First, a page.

City's historic buildings draw big crowds
Shanghai residents flocked to the city’s historic buildings over the weekend as the country celebrated the annual Cultural and Natural Heritage Day.
As part of events for the holiday, 97 local historic buildings opened free to public, some for the first time in decades.
The procuratorate of Huangpu District, located at 22 Jianguo Road M., was one of the buildings welcoming the public free of charge on Saturday. Normally, its doors are closed to visitors and those not on official business.
Liu Jing, deputy procurator general of the procuratorate, was among those who volunteered for guide duties on Saturday. When he arrived at the building at 7am, there was already a line outside the door.
“All 300 free tickets to visit the building were booked within 15 minutes after we started to accept reservations on June 7,” said Liu. “We offered another 100.”
The procuratorate also allowed people without tickets to enter if they showed ID. “We anticipated about 300 would come,” said Liu. “It turned out more than 300 lined up outside the gate just in the morning.”
The buildings was once home of the former French Concession Mixed Court and Police Station. The neo-classical style complex was completed in 1918, and was originally used for trials involving both Chinese and foreigners. The police station located next to the court once held Chen Duxiu, one of the founders of the Communist Party of China, among other notable figures.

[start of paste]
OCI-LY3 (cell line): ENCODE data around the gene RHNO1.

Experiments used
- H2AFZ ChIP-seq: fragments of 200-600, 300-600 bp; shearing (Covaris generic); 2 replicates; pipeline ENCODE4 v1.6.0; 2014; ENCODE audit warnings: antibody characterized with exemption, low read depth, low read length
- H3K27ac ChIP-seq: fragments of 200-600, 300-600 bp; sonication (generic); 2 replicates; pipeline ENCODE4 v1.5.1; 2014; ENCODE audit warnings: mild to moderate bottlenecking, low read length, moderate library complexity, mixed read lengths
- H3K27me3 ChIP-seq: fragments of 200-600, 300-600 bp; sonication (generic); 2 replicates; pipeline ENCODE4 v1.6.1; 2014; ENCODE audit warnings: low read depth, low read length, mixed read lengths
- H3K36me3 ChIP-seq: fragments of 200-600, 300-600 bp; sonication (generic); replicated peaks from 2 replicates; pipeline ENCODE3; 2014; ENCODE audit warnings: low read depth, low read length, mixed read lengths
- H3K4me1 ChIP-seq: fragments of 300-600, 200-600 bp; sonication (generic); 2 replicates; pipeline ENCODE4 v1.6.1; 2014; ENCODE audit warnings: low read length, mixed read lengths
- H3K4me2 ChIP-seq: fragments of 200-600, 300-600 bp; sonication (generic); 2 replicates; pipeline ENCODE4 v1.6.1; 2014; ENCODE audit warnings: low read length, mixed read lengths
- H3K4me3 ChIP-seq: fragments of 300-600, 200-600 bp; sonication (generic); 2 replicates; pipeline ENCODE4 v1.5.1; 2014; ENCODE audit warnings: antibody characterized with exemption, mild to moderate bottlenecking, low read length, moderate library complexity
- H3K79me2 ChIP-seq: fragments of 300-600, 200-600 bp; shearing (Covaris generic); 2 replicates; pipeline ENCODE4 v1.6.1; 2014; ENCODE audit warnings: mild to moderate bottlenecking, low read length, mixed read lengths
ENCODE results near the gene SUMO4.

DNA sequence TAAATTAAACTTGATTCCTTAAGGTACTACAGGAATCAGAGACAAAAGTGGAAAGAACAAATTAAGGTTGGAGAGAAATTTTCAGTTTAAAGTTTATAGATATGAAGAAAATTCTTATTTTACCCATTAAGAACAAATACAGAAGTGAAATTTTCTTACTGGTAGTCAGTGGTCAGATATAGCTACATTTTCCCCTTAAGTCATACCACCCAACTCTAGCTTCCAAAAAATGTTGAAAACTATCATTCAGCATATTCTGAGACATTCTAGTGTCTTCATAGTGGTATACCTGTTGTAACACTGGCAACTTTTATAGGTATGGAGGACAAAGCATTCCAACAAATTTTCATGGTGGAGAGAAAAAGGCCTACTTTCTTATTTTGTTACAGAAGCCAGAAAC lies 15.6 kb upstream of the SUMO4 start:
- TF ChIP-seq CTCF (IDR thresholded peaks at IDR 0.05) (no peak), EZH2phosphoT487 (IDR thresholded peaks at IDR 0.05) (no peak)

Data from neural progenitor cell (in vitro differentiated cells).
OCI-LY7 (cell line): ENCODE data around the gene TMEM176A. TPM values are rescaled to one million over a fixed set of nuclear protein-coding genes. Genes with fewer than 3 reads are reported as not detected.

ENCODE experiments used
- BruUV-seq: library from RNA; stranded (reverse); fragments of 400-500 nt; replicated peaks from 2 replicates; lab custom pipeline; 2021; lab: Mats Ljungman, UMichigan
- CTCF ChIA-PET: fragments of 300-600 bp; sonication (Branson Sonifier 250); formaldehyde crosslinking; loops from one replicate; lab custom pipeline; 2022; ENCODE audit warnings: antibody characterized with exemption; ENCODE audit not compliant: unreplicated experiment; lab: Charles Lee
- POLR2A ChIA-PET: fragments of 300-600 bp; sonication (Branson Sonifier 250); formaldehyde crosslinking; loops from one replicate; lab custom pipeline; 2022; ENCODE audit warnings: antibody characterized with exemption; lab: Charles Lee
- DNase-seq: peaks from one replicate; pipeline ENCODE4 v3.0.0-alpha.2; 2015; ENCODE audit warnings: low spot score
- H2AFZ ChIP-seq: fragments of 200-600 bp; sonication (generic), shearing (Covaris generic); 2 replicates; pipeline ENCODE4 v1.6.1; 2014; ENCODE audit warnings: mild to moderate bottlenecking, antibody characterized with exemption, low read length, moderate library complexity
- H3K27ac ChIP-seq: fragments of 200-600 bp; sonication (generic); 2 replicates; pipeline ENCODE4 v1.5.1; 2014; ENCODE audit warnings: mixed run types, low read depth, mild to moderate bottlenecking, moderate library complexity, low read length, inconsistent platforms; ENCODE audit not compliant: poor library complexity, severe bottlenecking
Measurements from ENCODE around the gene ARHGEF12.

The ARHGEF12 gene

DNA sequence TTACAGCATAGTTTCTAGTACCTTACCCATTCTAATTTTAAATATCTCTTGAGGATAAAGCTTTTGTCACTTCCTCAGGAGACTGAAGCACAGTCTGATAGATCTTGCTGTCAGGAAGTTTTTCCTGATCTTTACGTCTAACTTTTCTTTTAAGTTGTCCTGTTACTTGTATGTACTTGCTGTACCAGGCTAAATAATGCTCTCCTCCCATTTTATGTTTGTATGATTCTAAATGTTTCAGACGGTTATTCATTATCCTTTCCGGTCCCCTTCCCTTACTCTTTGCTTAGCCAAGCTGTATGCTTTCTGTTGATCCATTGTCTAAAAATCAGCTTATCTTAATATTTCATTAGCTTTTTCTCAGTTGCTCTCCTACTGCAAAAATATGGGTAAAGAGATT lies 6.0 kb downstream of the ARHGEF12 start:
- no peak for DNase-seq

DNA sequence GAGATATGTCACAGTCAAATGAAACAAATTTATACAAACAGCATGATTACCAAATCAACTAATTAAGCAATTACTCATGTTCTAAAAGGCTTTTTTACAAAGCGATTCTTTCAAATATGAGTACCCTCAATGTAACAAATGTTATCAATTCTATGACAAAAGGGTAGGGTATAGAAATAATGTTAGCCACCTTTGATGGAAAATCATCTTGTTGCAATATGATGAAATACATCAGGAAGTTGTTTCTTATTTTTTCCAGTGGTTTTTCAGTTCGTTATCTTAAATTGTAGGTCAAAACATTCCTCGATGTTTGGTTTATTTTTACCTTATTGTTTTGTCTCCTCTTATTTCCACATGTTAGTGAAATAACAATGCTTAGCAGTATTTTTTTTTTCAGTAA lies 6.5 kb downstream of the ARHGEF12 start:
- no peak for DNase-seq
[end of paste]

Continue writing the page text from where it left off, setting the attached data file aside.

Three cells are preserved in their original condition, and contain pictures and photographs reminding visitors of darker times in Shanghai’s history.
“The buildings epitomize history and you can only truly feel it after seeing the cells and the court,” said Li Lihua, a history buff. “It’s a pity that the buildings are open to the public only today.”
As Liu explained, the procuratorate is a place of official business and it’s unlikely that the building will open on a more regular basis to the public.
Another building which opened on Saturday was the Drummond Apartment, located on Huashan Road in Jing’an District.
The English Renaissance-style villa was built in 1917 by Price’s (China) Limited, a subsidiary of London-based candle maker Price’s Candles. Now, it is used by local firm Bright Dairy.
The Drummond, which opened to the public for the first time, was also a hit with visitors.
Retiree Ye Hegui came with 30 members of his cycling club. The group met at the villa around 8:30am.
“We thought we arrived early but still had to wait in a line,” said Ye.